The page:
U.S. industry shows some vigor, but housing soft
By Lucia Mutikani
WASHINGTON (Reuters) - U.S. industrial production rose at a faster-than-expected clip in March, the latest sign the economy was gaining momentum.
Groundbreaking for new homes also increased but remained well below the post-recession peak hit in November, signaling the drag the housing market is placing on the economy.
Output at the nation's factories, mines and utilities rose 0.7 percent last month after an upwardly revised gain of 1.2 percent in February, the Federal Reserve said on Wednesday.
Economists had expected industrial production to rise 0.5 percent. Manufacturing output gained 0.5 percent, while production at mines rose 1.5 percent and utilities' output increased 1.0 percent.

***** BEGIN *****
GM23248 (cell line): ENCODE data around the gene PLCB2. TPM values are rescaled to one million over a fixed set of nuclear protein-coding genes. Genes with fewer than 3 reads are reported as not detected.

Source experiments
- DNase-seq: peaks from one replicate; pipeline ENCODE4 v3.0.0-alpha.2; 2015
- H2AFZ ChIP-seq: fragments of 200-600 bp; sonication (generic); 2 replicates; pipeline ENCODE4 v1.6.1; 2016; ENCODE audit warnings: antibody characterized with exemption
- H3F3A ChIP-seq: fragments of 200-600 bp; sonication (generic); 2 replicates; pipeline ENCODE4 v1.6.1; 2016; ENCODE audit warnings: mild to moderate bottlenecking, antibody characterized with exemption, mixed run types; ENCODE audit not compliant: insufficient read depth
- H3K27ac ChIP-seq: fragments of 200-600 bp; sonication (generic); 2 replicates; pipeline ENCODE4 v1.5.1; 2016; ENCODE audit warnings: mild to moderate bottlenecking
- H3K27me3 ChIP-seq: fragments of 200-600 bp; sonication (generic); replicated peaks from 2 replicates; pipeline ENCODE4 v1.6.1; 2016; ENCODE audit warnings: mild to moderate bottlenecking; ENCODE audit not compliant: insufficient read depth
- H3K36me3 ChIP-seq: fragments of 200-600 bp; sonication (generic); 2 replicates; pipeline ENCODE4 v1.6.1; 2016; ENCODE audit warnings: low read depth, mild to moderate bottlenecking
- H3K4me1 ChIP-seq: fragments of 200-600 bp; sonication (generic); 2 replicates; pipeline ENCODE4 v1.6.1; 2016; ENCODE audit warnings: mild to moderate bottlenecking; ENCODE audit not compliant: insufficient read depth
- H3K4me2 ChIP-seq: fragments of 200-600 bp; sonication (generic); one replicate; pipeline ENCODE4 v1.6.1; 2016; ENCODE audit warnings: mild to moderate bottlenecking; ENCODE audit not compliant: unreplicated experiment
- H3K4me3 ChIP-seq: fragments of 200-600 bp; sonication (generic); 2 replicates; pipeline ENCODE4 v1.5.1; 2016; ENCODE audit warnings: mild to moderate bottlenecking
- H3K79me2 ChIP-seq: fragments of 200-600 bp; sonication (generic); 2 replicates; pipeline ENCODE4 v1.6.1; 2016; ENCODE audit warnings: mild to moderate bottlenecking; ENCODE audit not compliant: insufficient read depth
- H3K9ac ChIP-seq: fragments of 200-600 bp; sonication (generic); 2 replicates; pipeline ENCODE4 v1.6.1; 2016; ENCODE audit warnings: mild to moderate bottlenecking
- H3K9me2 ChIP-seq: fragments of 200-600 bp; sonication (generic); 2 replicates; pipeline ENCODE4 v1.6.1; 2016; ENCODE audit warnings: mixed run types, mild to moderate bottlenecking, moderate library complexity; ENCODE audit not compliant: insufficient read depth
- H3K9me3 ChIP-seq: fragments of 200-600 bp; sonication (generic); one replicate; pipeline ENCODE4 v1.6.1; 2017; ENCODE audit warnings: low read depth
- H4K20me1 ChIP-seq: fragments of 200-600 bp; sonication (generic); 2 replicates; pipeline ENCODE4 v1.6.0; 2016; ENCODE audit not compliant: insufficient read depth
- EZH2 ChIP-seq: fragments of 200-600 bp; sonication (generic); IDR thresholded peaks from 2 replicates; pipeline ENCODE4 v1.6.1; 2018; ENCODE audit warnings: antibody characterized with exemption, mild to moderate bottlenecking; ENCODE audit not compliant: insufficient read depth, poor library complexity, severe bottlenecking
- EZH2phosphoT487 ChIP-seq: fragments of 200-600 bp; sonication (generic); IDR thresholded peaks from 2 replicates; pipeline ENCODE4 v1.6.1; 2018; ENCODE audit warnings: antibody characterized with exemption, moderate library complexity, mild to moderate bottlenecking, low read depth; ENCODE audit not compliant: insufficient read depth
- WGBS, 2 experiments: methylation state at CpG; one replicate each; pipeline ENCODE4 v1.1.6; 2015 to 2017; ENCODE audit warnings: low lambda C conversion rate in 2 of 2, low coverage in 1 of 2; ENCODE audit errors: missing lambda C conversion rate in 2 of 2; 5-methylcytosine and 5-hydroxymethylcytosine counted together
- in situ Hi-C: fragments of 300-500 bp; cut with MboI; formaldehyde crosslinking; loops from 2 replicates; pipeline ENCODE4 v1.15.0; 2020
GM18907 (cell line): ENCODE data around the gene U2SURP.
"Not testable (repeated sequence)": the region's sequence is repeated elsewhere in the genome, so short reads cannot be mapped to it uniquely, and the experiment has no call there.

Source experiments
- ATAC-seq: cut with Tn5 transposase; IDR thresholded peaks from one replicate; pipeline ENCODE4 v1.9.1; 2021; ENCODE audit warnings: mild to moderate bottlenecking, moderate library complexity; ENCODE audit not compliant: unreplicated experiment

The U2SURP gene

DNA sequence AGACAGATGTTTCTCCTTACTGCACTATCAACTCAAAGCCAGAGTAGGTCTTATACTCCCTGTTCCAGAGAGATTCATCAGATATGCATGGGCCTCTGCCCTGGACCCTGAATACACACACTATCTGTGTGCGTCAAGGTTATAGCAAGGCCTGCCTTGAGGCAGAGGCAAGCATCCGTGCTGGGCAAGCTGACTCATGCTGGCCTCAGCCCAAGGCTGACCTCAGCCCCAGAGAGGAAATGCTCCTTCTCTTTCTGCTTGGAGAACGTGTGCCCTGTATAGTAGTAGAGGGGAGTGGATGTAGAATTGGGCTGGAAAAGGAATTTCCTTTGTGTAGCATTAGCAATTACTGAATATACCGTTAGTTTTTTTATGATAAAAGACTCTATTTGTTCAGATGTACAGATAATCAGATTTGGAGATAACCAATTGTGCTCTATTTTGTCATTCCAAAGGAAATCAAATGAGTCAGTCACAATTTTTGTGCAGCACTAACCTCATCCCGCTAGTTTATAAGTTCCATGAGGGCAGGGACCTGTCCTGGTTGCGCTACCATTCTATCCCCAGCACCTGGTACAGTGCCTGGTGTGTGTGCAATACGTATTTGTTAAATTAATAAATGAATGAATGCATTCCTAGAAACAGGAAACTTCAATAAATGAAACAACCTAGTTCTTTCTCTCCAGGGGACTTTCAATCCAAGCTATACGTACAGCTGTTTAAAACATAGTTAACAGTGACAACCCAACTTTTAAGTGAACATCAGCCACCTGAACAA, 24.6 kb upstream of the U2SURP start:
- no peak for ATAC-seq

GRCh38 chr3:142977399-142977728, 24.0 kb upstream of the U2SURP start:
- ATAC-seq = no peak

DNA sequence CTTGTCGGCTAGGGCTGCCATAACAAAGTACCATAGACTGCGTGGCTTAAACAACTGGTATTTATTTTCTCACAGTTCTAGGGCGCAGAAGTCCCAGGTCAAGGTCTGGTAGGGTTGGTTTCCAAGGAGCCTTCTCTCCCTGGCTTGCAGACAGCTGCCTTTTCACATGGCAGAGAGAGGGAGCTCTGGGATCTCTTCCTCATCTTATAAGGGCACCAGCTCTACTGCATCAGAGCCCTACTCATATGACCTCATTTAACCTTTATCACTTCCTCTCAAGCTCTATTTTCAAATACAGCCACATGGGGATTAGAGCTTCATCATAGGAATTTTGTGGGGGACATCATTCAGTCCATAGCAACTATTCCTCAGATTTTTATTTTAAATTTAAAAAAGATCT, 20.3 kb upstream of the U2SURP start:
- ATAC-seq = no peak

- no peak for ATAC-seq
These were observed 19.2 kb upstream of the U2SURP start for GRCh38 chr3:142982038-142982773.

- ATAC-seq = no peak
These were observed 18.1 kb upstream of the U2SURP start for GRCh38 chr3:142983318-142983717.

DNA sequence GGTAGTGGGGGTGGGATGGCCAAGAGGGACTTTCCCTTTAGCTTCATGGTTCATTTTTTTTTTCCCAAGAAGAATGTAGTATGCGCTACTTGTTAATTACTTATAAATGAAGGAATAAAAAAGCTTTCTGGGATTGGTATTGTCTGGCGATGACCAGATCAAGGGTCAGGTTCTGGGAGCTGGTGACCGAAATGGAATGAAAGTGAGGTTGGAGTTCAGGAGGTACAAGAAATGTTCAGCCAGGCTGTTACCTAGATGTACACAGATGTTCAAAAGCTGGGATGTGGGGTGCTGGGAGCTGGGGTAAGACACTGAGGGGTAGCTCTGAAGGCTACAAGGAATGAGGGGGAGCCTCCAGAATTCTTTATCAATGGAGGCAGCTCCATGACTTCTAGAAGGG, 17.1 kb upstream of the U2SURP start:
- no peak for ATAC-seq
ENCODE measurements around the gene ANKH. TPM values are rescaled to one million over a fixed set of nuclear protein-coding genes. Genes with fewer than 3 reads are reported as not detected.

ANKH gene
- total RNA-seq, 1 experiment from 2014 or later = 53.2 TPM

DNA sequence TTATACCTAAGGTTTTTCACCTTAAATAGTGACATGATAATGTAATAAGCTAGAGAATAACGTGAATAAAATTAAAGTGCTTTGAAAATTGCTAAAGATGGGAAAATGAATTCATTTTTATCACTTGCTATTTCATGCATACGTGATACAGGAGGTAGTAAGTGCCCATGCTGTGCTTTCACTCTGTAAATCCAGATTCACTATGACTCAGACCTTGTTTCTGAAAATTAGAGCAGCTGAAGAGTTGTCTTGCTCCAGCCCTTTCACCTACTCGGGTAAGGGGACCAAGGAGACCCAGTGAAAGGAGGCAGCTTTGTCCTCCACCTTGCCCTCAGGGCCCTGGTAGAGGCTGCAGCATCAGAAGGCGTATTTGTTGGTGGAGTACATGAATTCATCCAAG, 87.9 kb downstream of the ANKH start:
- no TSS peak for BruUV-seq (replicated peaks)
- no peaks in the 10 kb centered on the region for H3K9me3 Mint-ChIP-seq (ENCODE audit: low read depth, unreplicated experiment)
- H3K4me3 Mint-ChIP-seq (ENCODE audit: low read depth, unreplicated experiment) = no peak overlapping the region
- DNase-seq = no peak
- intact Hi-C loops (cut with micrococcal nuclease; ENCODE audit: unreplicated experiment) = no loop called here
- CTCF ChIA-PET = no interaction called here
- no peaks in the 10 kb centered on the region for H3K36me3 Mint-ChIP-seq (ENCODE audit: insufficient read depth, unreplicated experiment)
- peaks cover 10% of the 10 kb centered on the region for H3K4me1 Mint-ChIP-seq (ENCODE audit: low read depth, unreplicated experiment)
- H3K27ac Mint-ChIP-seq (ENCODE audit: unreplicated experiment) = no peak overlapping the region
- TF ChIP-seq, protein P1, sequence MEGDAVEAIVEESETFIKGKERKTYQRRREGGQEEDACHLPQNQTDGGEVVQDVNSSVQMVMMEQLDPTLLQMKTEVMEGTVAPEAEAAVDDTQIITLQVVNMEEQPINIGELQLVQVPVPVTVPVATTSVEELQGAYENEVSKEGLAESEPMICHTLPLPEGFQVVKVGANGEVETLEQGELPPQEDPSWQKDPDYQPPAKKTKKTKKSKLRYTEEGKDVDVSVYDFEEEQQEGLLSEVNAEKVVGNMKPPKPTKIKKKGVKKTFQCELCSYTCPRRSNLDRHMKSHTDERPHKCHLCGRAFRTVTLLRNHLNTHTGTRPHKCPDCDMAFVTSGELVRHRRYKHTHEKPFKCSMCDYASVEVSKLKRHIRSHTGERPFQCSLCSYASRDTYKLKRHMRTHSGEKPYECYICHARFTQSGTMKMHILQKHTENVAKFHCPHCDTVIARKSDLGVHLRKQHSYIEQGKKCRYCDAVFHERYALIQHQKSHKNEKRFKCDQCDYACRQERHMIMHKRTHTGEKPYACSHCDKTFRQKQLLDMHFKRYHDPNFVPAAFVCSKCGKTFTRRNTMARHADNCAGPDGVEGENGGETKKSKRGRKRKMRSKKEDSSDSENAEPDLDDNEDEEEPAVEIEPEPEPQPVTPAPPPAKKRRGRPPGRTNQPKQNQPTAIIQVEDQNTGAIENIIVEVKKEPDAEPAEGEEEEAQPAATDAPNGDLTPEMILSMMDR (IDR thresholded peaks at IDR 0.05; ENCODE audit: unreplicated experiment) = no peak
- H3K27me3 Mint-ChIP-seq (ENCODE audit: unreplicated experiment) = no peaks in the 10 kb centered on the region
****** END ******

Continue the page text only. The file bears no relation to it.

"The overall tone of this report was very encouraging, with the buoyancy in the manufacturing sector reaffirming our very constructive view on the economic growth performance during the last few months of the quarter," said Millan Mulraine, deputy chief economist at TD Securities in New York.
A separate report from the Commerce Department showed housing starts failed to bounce back as strongly as expected after being weighed down by unusually harsh winter weather.
Groundbreaking activity increased 2.8 percent in March to a seasonally adjusted annual rate of 946,000. Economists, however, expected a rise to a 973,000-unit rate.
Compared to March last year, starts were down 5.9 percent, the biggest decline since April 2011. Continued...